Flora & Fauna of Austria:
Animals & Plants of the Alps
The animals and plants that you might encounter is Austria are exceptionally diverse. For example, there are approximately 43,000 native species of animals in the country, whereas Germany - being much larger than Austria and having access to the sea - has 48,000 species, only 5,000 more.
This diversity reflects the diversity in Austria's physical geography: It ranges from highly alpine ecosystems to the steppe lakes of the Burgenland in the East. Different altitudes accommodate different ecosystems. Key factors that support diversity in the animal and plant kingdoms beyond the geography are local climates and the chemistry of the soil, often determined by the rock that forms the base of a certain landscape.
But there are also (pre)-historical reasons why Austria is a hot spot for birdwatchers, plant enthusiasts and other worshippers of biodiversity. In the early tertiary (approximately 70 million years ago), the vegetation of the today's Austria was similar to the one found in mountainous rain forests of Southeast Asia today. In the late tertiary (approximately 25 million years ago), heat-loving plants gradually disappeared.
Life shaped by Ice Ages
By the time the ice ages hit the Alps, most of the local vegetation consisted of fur trees and various species of broad-leaved trees. During the Ice Ages, plant species from northern Europe migrated to those areas north of the Alps that were not covered by glaciers. Certain mountains peaked out of the glaciers like islands and gained a flora and fauna distinct for this period.
One such incident is the Kapuzinerberg Mountain in the city of Salzburg, which still has species of animals and plants you normally wouldn't find in Central Europe. Arctic species of plants often found new grounds in the Alps and the other way round - the Ice Age was a period of exchange between alpine and arctic ecosystems. This included both plants and animals: the fauna you would consider to be typically alpine today consists of animals that have migrated from the Caucasian Mountains, the Baltic region and arctic Europe.
As always with drastic changes, it took centuries or millennia to bring ecosystems into a balance with newly arriving species. Keep in mind that particularly "difficult" niches like those in alpine areas are often very sensitive to change - a problem often seen today in cases of pollution or environmental damages.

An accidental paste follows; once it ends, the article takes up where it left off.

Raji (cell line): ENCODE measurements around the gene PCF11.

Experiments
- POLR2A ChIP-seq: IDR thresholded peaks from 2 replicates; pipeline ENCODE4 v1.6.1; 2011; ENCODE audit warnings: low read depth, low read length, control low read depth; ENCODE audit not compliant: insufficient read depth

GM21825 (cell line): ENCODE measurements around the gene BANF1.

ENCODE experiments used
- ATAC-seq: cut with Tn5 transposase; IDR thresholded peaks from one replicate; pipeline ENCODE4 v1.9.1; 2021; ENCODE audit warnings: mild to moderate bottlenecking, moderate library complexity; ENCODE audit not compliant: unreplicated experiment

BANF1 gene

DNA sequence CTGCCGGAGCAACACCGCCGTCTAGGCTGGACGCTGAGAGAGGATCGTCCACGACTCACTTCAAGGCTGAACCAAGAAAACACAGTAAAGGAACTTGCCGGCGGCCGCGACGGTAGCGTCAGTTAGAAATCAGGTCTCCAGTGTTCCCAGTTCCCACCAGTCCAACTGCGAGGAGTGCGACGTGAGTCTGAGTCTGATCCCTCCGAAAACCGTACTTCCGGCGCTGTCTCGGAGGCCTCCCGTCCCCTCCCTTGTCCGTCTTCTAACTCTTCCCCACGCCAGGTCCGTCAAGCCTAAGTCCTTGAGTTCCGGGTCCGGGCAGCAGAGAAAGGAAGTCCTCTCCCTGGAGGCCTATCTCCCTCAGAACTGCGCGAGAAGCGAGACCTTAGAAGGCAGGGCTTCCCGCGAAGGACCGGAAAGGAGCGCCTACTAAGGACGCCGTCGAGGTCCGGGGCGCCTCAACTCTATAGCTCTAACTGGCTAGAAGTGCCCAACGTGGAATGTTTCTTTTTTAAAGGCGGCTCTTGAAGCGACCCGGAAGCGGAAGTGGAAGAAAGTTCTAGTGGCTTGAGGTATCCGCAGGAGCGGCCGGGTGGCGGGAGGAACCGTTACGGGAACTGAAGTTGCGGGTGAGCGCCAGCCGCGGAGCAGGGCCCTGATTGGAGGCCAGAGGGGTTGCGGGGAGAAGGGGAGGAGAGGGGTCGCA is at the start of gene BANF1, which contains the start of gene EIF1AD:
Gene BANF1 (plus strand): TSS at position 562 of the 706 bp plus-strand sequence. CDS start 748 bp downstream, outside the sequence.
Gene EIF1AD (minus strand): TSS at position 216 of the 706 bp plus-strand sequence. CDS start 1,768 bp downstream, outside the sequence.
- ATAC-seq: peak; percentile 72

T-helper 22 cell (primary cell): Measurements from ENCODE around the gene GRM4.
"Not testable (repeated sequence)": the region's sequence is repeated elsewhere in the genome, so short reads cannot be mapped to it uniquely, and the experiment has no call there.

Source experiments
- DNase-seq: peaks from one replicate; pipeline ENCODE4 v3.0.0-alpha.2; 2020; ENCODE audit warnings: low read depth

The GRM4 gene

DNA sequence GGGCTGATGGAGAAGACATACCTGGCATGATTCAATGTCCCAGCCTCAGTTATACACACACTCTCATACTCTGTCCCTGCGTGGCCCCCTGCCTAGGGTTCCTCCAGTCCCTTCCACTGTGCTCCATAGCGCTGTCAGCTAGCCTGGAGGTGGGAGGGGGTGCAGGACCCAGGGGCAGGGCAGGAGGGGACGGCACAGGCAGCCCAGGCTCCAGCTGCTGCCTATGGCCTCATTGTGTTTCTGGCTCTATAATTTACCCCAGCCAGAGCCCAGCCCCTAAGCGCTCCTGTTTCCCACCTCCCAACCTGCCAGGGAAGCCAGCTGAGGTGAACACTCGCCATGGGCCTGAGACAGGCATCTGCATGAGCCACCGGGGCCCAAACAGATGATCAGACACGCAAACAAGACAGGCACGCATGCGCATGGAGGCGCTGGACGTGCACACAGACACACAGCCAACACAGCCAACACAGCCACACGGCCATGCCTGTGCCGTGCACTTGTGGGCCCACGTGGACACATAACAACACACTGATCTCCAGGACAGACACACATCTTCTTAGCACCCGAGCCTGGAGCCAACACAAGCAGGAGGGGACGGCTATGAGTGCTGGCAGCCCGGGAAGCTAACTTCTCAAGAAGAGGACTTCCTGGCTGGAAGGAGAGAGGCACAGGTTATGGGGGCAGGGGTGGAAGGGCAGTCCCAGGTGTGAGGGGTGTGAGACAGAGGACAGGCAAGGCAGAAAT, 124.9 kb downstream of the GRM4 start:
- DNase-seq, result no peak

Attractions of the Animal & Plant World
What are the big hits in terms of animals and plants in Austria? For birdwatching, stay in the East, in particular around the National Park Neusiedler See with its 320 species of birds over the course of a year. You can see Europe's only species of Bee Eaters (Merops apiaster), the continent's heaviest bird, the Great Bustard (Otis tarda), large populations of wild geese (Anser anser). Nearby rivers and lakes, you can see kingfishers (Alcedo atthis) and herons (Ardea cinerea). The country is rich in birds of prey, in particular harrows and falcons, but also vouchers and Austria's heraldic animal, the eagle Haliaeetus albicilla.
In terms of reptiles, the most notable ones are the beautiful, large lizard Lacerta viridis and the grey snake Natrix natrix. From the mammal point of view, look out for wild boars (Sus scrofa), badgers (Meles meles), chamois (Rupicapra rupicapra), ibex (Capra ibex), deer (Capreolus capreolus and Cervus elaphus) and foxes (Vulpes vulpes). You will most likely not see any of the very few bears (Ursus arctos) of Austria, recent immigrants from Slovenia.
If you drive up the Großglockner Hochalpenstraße or anywhere else in properly alpine terrain, it is likely that you will see marmosets (Marmota marmota), very funny little guys.
Excited about plants? Too bad I am a zoologist and not a botanist; but I suggest to look in particular for Edelweiß (the one featuring in "The Sound of Music") and Enzian, the two "National flowers" of Austria. If you want a quick-and-easy approach to typically alpine flora, watch out for the small natural history exhibition by the Großglockner Hochalpenstraße, which includes a little garden with alpine flowers.
If you are generally willing to cheat when learning on Alpine flora and fauna, try the botanical gardens in Salzburg (next to the Faculty of Science), the Alpenzoo ("Alp Zoo") in Innsbruck, the Museum of Natural History in Vienna or the "Haus der Natur" in Salzburg - all great places when travelling with children, too. Visitor Centres in National Parks always have exhibitions on the local flora and fauna, too.
If you have a semi-professional interest in the flora and fauna of Austria (and if you speak German), I can recommend the books "Vegetationsflora Österreichs" by Schmeil-Fitschen and the "Brohmer - Fauna von Deutschland". Both books require some knowledge about the use of determination keys and a fairly good understanding of biology. However, they do cover practically all species you could possibly encounter in Austria (apart from the odd treasure).
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